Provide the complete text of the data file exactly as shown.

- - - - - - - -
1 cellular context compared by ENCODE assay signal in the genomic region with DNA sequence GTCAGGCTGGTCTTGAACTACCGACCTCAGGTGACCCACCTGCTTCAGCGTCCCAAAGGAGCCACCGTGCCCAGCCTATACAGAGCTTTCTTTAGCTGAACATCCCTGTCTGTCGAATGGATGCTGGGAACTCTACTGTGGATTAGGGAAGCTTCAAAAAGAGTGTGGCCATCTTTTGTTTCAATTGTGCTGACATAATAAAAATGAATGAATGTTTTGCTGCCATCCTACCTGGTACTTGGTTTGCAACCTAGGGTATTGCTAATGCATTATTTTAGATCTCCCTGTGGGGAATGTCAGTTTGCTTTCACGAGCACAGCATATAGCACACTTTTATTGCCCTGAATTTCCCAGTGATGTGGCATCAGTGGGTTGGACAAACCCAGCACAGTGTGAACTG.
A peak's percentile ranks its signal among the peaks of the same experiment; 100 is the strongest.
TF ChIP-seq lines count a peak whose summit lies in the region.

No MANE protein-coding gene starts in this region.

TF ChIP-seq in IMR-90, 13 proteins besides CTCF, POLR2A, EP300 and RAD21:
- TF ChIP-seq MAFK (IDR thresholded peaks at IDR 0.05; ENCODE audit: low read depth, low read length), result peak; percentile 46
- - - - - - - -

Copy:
1 cellular context compared by ENCODE assay signal in the genomic region with DNA sequence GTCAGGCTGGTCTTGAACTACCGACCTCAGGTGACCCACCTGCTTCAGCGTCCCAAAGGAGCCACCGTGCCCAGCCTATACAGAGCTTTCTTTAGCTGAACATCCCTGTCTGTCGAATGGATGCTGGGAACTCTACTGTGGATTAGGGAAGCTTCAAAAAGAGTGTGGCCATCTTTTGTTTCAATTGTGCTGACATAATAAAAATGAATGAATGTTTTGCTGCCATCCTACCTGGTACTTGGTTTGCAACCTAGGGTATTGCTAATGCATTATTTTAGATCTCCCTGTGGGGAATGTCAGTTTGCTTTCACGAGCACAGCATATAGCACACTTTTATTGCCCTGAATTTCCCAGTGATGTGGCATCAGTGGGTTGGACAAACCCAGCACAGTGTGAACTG.
A peak's percentile ranks its signal among the peaks of the same experiment; 100 is the strongest.
TF ChIP-seq lines count a peak whose summit lies in the region.

No MANE protein-coding gene starts in this region.

TF ChIP-seq in IMR-90, 13 proteins besides CTCF, POLR2A, EP300 and RAD21:
- TF ChIP-seq MAFK (IDR thresholded peaks at IDR 0.05; ENCODE audit: low read depth, low read length), result peak; percentile 46